Have you ever walked down the street and noticed a policeman, fireman, doctor, or even a priest? You probably noticed them because of what they were wearing. What I find most disheartening is what you TYPICALLY don’t see while walking on the streets are habited nuns. Don’t get me wrong, I’m sure there are some nuns roaming about, however, you would never know. I thought nuns, like priests, are supposed to be a visual representation to the world, show they are married to the Church, and are giving up their life to serve it. It marks their life as a living witness and shows their detachment from vanity and greed. I, along with many others, believe that nuns should wear the full habit.
A while back, at the recommendation of my parish priest, I went on a “Where Are You Going” retreat that the diocese was putting on. The retreat was up at the seminary and I felt very uncertain about going, as this would be a step in the right direction for discernment of a religious vocation. I still went, afraid as I was, and put myself into the unknown. While there, we had the chance to talk to some of the sisters, habited and non-habited. Sitting down at the table, I chatted with some non-habited nuns. They told me they were Dominicans I was excited and let them know that I would be heading off to Nashville to visit the Dominicans there. (The Nashville Dominicans are a habited order.) Once I opened my mouth they got up from the table and vanished. My reaction was one of dismay and hurt. Are you kidding me, because I mentioned the name of another order that wore habits I was unworthy of their attention?
After they vanished, I wanted to run and start questioning them. What made them not want to wear the habit? Were they ashamed? Did they think they were giving up too much of themselves? If so, I guess they didn’t realize what it meant have a religious vocation. I believe if you had this type of vocation you would take pride in the spirit of your order and what you have been called to do and want to make that known to the world. Wearing the habit is a sacrifice, to be recognized as a spouse of Christ, to be connected to tradition, to humility, and to a life centered on Christ.
I had a friend that just received the habit from The Sisters of Life. She had sent a letter and told me about receiving the habit and her experience wearing it. She said receiving the habit was one of the best moments of her life. She exclaimed how beautiful and how much deeper she was drawn into Christ’s warm embrace. AMAZING!! She said the first time she wore the habit while in the Bronx, where her order is located; she received some of the weirdest stares. At first she mentioned that it was a bit uncomfortable, she was not sure how to even move in it and of course it made daily work much different. But what I gathered from her letter was that she embraced the habitat as a new piece of her, a visual piece that gave no questions about what she was doing with her life. She didn’t need to tell people what she believed or what she did; they could see it first hand.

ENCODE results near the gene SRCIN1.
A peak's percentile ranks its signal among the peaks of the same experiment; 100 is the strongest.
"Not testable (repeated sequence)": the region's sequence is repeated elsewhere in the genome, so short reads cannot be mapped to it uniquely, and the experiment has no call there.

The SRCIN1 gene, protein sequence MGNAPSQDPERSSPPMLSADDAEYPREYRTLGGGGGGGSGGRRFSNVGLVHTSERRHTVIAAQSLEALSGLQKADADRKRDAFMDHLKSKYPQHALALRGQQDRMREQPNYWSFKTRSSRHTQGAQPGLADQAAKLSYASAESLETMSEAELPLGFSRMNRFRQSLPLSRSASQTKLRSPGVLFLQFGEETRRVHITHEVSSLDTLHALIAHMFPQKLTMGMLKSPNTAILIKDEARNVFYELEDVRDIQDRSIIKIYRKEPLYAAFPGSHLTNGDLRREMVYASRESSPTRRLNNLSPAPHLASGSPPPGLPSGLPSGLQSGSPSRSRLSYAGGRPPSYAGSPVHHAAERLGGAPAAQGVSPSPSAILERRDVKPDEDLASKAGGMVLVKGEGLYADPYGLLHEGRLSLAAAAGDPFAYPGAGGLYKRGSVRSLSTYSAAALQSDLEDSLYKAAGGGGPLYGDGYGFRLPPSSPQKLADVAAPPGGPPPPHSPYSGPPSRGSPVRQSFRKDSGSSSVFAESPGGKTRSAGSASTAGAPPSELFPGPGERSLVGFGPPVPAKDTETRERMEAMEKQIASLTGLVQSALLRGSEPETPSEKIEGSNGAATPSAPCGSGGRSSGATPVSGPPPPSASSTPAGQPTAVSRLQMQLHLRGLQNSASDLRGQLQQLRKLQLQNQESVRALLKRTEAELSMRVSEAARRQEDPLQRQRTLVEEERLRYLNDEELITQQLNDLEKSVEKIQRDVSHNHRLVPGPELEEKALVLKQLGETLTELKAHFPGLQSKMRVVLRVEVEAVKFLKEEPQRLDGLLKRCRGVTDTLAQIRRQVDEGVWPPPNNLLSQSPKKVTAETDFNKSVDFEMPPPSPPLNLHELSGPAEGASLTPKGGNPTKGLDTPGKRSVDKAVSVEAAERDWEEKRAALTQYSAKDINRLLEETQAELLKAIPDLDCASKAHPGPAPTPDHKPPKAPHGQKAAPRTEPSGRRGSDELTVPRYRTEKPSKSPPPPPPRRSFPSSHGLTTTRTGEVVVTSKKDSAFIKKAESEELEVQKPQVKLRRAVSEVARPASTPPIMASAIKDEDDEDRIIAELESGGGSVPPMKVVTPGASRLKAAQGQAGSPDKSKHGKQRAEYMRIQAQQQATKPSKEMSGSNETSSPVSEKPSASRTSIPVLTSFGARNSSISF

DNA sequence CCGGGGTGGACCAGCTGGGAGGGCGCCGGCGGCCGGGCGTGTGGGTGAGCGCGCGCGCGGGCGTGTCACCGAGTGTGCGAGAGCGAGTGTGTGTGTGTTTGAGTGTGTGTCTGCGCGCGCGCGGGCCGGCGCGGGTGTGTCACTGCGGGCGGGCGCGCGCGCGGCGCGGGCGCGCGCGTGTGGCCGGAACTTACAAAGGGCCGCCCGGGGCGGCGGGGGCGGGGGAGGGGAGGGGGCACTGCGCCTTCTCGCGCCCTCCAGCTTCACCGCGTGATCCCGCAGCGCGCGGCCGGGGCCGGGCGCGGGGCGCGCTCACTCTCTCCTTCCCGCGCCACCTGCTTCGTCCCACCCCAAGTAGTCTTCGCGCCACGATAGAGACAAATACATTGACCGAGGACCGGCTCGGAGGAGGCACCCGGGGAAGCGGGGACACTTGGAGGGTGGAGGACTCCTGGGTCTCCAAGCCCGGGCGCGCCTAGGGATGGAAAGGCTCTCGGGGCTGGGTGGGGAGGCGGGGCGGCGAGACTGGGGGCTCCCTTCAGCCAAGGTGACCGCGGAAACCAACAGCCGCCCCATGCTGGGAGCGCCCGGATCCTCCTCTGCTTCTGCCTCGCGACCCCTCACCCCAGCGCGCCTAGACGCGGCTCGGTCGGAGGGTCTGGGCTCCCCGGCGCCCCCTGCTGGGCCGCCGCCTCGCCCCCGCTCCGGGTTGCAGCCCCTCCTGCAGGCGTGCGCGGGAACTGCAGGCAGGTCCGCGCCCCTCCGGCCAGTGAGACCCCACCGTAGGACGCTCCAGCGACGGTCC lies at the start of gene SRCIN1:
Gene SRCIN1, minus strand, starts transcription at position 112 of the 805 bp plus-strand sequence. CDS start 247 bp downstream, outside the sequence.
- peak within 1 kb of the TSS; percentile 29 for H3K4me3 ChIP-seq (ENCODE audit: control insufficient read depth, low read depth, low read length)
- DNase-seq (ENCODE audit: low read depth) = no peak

I am a firm believer in the fact that part of the reason younger girls are not joining religious orders is that many of the orders are not wearing a habit. If you take a look at thriving orders, they are all wearing habits, they live in community, and have taken the vows of poverty, chastity, and obedience. At a time when the entire world is in chaos, young adult women are finding solace in these vows and in an order that upholds a tradition. Most of the new orders springing up do not have a common chrism, they do not live in community, and they do not wear a habit. It angers me when I hear that the Church traditions are not important to these new orders. I often wonder if they feel that by organizing a new order that is more lenient and to their liking they will bring in more vocations. If that is the case, what are they giving up, what does the act of laying ones live down for Christ mean to them? It apparently means little to nothing. Not that these orders aren’t doing good things and helping people, but this is not what an order should be, it should be sacrifice and discipline. Mary, Mother of the Eucharist is a newer order that has girls knocking down their doors to enter. They are a great order that is centered on their vows, wears a habit, lives in community, and cares greatly. However, if you know anything about their history, you will find that they branched off from the Nashville Dominicans who have been around for hundreds of years. This I believe is an exception to the rule of new orders. I feel there is much work to be done with newer orders examining their place in the world and if the Church is really calling for more orders to spring up instead of valuing the orders that we have now.
I hope and pray that with the new Bishop in the Cleveland diocese, he will reaffirm the tradition that the Church upholds and put some focus on women’s religious orders. There are a vast number of girls looking to answer God’s call and would like to stay in the Cleveland diocese, yet they feel they won’t find a home. Please pray for the increase of vocations for orders that are staying close to their roots of poverty, chastity, and obedience.